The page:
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Guide to Horse Race Betting

Most people like to have a bet on the horses every now and again, with few other sports offering such glitz, excitement and drama.

From the very top races at Royal Ascot or the Cheltenham Festival to the not-quite-so glamorous meets at Redcar or Plumpton, racing has become one of the nation’s favourite sports – especially when it comes to betting.

But with so many different types of bet on offer, it really does pay to know your forecast from your trixie.

Here, we take a look at some of the most popular bets when it comes to The Sport of Kings.

Betting to Win

This is the most simple bet, and involves making a single selection on one horse.
For example, if you fancied a horse at 9/1 and placed a £1 bet, your return would be £10 – £9 profit plus your £1 stake.
Pretty straightforward really.

Each-Way Betting

Put simply, an each-way bet is two bets on the same horse – one bet on the horse to win, and another on the horse to be placed.
It costs double the amount of a win-only bet, but gives you a better chance of a payout.

If the horse wins, you win both parts of the bet; if it is placed you only win on the place part – usually a quarter or a fifth of the winning odds.

The number of places in a race depends on how many runners there are.

– In a race involving 2-4 horses, only first place counts.
– If there are 5-7 runners, the top two place.
– If there are 8-15 runners, the top three place.
-If there are 16 or more runners, the top four place.

It is worth bearing in mind that unless your horse is priced at 4/1 or better, a place will actually pay out less than your original stake

Forecasts and Tricasts

A forecast is a bet on the horses that you think will come first and second in a race, while a tricast is a prediction of the top three.
Whatever is won on the first horse then rolls over onto the second (and third), meaning that returns are better than just predicting the winner.

Sounds tough, but can come in handy when betting on a race involving a short-priced favourite.

Forecasts and tricasts can also be reversed, meaning that you can predict the top two or three to finish in any order. The stake will be higher, as you are betting on a number of different outcomes.


Accumulators are a very popular choice when it comes to having a flutter as the payouts can be huge, depending on the amount of selections and their odds.

Accumulators, or ‘accas’, include multiple bets such as doubles and trebles – selecting two or three horses to win (or place) their races.

The stake is rolled over from one horse to the next, and all selections must win (or place) in order to win.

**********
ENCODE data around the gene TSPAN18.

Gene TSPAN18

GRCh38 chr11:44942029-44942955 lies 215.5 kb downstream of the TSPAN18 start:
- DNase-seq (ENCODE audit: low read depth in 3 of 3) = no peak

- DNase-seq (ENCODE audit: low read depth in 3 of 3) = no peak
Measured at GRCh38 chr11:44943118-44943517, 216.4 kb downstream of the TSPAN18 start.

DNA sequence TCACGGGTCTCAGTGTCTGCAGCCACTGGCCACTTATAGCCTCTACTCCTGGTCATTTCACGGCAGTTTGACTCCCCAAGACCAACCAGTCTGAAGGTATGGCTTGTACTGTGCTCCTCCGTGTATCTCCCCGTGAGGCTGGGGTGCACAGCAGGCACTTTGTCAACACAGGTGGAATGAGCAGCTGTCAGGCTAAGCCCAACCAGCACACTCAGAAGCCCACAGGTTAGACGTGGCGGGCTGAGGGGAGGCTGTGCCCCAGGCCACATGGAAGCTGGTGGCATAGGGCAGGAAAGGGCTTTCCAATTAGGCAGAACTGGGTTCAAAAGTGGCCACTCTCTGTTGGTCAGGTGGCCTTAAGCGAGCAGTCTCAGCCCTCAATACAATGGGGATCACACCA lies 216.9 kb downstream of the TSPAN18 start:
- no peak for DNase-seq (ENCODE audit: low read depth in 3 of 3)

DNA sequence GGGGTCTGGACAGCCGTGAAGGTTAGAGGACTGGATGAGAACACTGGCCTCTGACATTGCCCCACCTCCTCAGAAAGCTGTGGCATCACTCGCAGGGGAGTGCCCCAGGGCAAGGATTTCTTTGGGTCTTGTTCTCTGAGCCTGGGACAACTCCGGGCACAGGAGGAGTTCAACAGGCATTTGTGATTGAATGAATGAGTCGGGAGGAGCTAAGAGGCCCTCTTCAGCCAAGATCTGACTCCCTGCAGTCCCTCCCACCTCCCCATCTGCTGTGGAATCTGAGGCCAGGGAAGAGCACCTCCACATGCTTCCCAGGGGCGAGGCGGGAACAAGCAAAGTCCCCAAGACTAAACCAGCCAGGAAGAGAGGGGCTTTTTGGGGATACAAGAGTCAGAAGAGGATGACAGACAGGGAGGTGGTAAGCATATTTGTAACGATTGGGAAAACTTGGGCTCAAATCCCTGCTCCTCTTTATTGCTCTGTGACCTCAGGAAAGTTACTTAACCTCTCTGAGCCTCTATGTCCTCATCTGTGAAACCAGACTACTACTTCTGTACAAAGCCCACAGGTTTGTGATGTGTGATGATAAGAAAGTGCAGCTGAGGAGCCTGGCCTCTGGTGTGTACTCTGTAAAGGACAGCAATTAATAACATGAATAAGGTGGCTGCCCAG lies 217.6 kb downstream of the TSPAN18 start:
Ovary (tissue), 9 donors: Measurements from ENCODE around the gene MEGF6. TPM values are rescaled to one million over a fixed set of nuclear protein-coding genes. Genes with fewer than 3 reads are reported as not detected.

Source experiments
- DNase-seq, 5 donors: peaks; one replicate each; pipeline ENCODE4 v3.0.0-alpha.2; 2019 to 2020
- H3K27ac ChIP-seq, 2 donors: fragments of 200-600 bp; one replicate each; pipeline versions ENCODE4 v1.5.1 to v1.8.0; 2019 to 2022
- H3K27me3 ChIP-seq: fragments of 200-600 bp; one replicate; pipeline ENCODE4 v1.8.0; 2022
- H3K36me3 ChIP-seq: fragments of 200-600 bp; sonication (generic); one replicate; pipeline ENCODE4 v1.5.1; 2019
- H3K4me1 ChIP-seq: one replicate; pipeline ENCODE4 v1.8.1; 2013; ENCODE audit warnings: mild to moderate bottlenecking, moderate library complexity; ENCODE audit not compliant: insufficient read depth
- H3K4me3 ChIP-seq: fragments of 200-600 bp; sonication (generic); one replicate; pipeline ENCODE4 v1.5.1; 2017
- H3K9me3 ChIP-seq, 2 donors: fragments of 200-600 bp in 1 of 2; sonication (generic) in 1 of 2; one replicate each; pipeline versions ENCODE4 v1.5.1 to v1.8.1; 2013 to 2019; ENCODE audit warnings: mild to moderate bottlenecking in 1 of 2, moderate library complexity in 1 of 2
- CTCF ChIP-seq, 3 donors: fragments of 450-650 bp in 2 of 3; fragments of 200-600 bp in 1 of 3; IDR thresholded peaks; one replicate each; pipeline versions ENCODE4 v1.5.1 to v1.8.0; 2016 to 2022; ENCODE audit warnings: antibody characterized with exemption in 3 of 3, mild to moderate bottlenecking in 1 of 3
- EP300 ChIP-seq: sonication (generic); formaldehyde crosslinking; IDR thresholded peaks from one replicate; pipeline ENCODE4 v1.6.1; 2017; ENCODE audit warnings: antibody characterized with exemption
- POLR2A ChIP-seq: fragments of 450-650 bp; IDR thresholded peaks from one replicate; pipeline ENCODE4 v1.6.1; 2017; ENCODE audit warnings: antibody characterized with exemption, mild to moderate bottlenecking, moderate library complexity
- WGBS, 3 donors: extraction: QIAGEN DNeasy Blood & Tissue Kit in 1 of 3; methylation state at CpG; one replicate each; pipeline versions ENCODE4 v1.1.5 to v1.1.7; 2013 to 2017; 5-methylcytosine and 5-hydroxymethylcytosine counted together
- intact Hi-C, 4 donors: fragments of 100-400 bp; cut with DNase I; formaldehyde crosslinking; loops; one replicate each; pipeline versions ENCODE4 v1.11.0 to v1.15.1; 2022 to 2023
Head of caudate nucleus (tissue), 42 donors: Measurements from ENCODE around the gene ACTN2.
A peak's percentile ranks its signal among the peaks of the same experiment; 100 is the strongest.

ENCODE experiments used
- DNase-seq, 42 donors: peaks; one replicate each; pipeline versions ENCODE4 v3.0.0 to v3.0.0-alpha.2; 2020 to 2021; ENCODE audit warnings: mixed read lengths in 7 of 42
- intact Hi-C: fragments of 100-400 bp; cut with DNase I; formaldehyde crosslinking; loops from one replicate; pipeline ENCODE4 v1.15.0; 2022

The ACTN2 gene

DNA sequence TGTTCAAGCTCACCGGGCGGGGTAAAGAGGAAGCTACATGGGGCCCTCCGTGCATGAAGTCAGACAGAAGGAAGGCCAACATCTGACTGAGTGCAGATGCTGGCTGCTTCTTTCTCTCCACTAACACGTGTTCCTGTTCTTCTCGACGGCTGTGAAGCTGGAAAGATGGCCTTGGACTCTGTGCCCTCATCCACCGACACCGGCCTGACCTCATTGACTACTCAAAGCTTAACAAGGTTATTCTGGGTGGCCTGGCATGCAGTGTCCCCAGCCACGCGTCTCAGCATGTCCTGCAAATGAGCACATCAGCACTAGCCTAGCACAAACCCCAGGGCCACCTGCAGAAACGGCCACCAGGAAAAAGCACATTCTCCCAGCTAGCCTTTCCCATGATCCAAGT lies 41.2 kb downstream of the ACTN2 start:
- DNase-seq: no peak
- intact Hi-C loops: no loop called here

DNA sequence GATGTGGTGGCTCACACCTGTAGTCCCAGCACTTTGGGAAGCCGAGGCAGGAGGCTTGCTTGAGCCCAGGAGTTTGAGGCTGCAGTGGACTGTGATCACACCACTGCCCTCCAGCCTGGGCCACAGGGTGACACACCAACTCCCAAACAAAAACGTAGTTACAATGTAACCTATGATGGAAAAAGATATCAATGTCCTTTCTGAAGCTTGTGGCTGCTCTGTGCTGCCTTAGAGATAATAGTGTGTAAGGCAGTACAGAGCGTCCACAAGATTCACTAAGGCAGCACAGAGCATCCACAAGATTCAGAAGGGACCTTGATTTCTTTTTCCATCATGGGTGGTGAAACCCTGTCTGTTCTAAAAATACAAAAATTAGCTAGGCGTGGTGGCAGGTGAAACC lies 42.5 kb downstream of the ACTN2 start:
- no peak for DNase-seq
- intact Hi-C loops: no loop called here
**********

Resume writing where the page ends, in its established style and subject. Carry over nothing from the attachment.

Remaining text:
For example, a £1 win treble on three horses priced at 10/1 would return a whopping £1,331.
There are also a wide variety of combination accumulator bets available, some of the most popular being TRIXIES, YANKEES, CANADIANS and A HEINZ.

– In a Trixie you would make three selections across three races. The bet covers all combinations of doubles and trebles – in this case three doubles and a treble – meaning that you would need at least two horses to win.
– A Yankee is the similar to a Trixie, but involving four selections. These cover six doubles, four trebles and one four-fold accumulator.
– A Canadian involves five selections. These consist of 10 doubles, 10 trebles, five four-fold accumulators and a five-fold accumulator.
– A Heinz involves six selections, consisting of consisting of 57 bets; 15 doubles, 20 trebles, 15 four-folds, six five-folds and a six-fold accumulator.
– A Super Heinz consists of seven selections, covering 120 bets: 21 doubles, 35 trebles, 35 four-folds, 21 five-folds, 7 six-folds and a seven-fold accumulator.

Bets such as these can also include singles – they are known as Patents, Yaps, Lucky 15s, Lucky 31s, Lucky 63s.

You can also try your luck on a Super Heinz with Singles – presumably they ran out of ideas for names for this one…

Scoop 6

The Scoop 6 is a popular six-race accumulator that is run on Saturdays, across six selected races.

For a £2 stake, you choose one horse in each of the six races, and all six selections must win if you are to claim the prize pot.

If the Scoop 6 isn’t won one week, the kitty rolls over to the next week and regularly reaches hundreds of thousands of pounds.

If you are lucky enough to win the Scoop 6 you will also get the chance to play for the Scoop 6 bonus fund by picking the winner of a selected race the following Saturday.

Even if you fail to select all six winners you can win a share of the Scoop 6 place fund if your selections place in each of the 6 races. A pretty decent consolation prize.